said for the present by Matthew about religion, lest the four elder brothers recent visit to Oyo, the Yoruba royal city, was able to save a poor woman

of the inquirer should take alarm. After another visit to Hang-chow,from death on account of her alleged transgression against “ Oro."

He went home, purposing to hide his light again, but God ordered it June 5th was an interestingly sad day; it was in the "Oro"

otherwise. He arrived on Saturday night. Next day, the weather being Oro is the chief instrument of Government. When he is on patrol,

fine, every one was out gathering mulberry leaves for the market, but Tsiu, and his voice is heard in the streets, it is death for any woman, whoever

who stayed at home, reading the Bible in secret. His brothers, hearing she may be, to be seen out of doors or in any position within premises boldly confessed that he was a believer in the Heaven-sent religion of

of his strange idleness, came over on Monday to upbraid him. He now from which she may lay herself open to the charge of having seen him.

Jesus, and that, in obedience to God's command and the custom of the A woman was charged with the crime, and instant execution expected. This is spoken of as a "giving one over to Oro." Markets were dis

religion, he was henceforth to keep one day in seven holy. Then gathering banded, and all women driven to a close and long confinement. The

courage, with constant prayer for the Holy Spirit's help, he began to talk voice of the offended one, as he marched through the streets, was terrible

to his friends. Every day during his three weeks' stay at home people

came to see him. Three of his dreaded brothers came, amongst the rest, as that of a wounded leopard. He demanded the offender, and would wreak his vengeance upon her for high insult and wrong. An awful

to hear. The head of a vegetarian sect declared that he would give up stillness prevailed in some districts; but in the heart of the town, where

all, and become a Christian. Sometimes they sat till midnight, our friend "Oro's" growling was loud and long, men ran to and fro. The husband

reading chapter after chapter of the Bible, and explaining as well as his of the accused woman was wild with grief and surprise.

own brief acquaintance with it would allow. His journal is now before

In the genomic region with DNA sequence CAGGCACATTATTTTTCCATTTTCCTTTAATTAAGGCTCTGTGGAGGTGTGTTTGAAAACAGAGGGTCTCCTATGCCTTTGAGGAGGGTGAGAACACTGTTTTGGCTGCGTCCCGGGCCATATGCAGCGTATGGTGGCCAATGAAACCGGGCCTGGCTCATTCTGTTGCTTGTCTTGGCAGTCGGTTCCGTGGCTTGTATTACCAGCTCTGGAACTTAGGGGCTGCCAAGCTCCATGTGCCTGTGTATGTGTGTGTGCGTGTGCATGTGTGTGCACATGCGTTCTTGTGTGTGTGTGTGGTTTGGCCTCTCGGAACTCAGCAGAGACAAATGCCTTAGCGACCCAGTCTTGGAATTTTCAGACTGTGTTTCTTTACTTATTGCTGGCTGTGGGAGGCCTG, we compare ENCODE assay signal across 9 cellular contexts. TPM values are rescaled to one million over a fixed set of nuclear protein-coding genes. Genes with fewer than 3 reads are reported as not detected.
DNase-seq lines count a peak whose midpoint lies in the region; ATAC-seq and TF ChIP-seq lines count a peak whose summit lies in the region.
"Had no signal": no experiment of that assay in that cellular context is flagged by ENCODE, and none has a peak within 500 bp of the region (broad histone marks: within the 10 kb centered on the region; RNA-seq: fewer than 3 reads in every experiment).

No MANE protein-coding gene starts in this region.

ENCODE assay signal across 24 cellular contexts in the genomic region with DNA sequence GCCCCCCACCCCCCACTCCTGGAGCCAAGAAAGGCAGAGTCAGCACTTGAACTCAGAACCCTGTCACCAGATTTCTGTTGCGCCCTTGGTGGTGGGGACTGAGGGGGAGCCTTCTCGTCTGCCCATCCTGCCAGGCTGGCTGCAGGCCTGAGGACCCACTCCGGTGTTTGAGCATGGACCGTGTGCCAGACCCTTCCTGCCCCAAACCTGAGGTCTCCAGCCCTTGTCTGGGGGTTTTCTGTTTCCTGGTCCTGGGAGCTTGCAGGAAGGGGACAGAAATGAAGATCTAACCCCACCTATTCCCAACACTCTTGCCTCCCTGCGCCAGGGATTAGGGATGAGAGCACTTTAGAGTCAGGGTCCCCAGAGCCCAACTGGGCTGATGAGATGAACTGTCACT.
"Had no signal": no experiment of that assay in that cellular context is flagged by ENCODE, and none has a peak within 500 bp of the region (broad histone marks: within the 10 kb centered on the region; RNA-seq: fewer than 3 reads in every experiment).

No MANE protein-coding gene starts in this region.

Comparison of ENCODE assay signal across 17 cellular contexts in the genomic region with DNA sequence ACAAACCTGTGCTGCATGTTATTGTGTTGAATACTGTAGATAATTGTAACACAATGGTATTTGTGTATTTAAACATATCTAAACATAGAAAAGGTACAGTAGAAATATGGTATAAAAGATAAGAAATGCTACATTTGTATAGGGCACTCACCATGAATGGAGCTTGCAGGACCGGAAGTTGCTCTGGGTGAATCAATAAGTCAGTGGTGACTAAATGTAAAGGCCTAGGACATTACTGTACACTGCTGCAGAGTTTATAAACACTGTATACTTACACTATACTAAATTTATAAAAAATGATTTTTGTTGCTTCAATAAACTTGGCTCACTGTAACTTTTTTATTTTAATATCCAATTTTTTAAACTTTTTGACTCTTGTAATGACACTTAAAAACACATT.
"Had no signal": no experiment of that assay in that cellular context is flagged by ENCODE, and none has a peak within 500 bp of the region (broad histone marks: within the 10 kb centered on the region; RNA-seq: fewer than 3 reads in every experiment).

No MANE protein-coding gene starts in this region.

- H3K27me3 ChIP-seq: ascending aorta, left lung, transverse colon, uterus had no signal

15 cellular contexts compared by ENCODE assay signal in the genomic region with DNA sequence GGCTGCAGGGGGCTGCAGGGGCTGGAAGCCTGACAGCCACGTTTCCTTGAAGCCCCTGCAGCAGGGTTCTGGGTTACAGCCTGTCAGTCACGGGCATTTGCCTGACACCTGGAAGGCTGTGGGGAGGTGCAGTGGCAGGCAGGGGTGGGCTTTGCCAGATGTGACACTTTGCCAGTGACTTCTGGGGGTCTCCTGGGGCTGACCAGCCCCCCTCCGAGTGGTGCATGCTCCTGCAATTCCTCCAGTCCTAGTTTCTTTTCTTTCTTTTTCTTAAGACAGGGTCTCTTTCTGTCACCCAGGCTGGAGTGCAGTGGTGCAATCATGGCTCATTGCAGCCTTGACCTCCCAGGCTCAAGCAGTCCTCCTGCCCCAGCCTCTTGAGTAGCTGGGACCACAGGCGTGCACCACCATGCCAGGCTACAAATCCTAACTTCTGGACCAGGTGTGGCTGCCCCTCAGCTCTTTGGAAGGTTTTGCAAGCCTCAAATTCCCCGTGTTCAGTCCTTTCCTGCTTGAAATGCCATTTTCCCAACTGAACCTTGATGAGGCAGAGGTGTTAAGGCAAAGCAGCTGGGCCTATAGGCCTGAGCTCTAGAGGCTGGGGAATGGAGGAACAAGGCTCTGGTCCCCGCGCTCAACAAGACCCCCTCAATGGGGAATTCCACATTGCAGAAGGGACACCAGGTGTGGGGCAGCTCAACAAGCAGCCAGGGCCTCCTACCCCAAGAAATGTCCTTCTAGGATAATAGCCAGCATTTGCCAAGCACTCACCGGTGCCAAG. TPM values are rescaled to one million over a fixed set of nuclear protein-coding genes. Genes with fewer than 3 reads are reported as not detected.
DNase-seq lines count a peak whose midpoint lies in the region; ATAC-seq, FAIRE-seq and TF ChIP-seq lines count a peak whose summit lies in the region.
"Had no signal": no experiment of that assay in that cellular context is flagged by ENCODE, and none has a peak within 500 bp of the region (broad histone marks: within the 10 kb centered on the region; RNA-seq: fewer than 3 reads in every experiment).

me, and in it he has noted all the chapters read by him. Some of his It happened to have been a Church meeting-day with us. A few

hearers copied out the Lord's Prayer and grace before and after meals. women had come into our premises before " Oro" took the streets from their sex. We prayed the Lord mercifully to spare the poor woman's

Some learnt by heart a short form of prayer, others the Creed, Lord's life, if it pleased Him. The Jabata, “ Oro’s” chief officer, was out with

Prayer, and Ten Commandments. Every evening four or five, and on his party to apprehend her, and deliver her over to death. But the men

one occasion eleven, persons knelt with him in prayer. of her township, accounting the charge malicious, were determined to From time to time during the six months or more since the narrative fight for her, and defied him when he would cross the threshold of her reached me from which I have been extracting, his letters refer to the house. He was not prepared for this, nor prepared for the death he so work, and always in a way to encourage the hope that it was in the main wantonly desired to visit on a poor weak woman; and, contrary to all

genuine and lasting. In one of them he mentions the fact that in six precedent, and the history of “Oro” in the Yoruba country, he was forced to beat a shameful retreat.

households the idol of the kitchen furnace had been voluntarily displaced Our agent, Leader Thomas, Mr. Doherty, and myself, hastened to the and destroyed. In another, that four or five boys had been expelled from king to entreat him for the poor woman's life, and ask that the sentence the village school, because they refused to conform to idolatrous usages, of death might be commuted for a fine if she should be proved and that it was becoming known in the country round that many in the guilty. As we could not see him, we sent him a message to that effect, village were forsaking the customary worship and embracing the religion telling him, at the same time, that in Christian countries we punish murder only with death. He was very gracious, and assured us the

of the foreigner. But I was by no means prepared for so speedy and so woman should not be killed, though he was opposed by a strong priestly hopeful a gathering of first-fruits as he now tells me of. power. He was not satisfied about her guilt. Our interference and The village in question is called Da-kyien-ky'i (nearly Da-keen-chee), request would be laid before his court, and he said it would much help which for convenience I will render Great Valley Stream or Great Valley. him. He at last prevailed, and had the sentence of death commuted for a fine of five bags of cowries (50s.) paid to the “ Oro" priesthood to

It lies among the mountains, some seventy miles south or south-west of satisfy them. It suprised many, and well it might, for who had ever

Hang-chow, on the right bank of the river, in the district (Heen) of heard of a woman publicly accused of seeing “Oro," be the charge true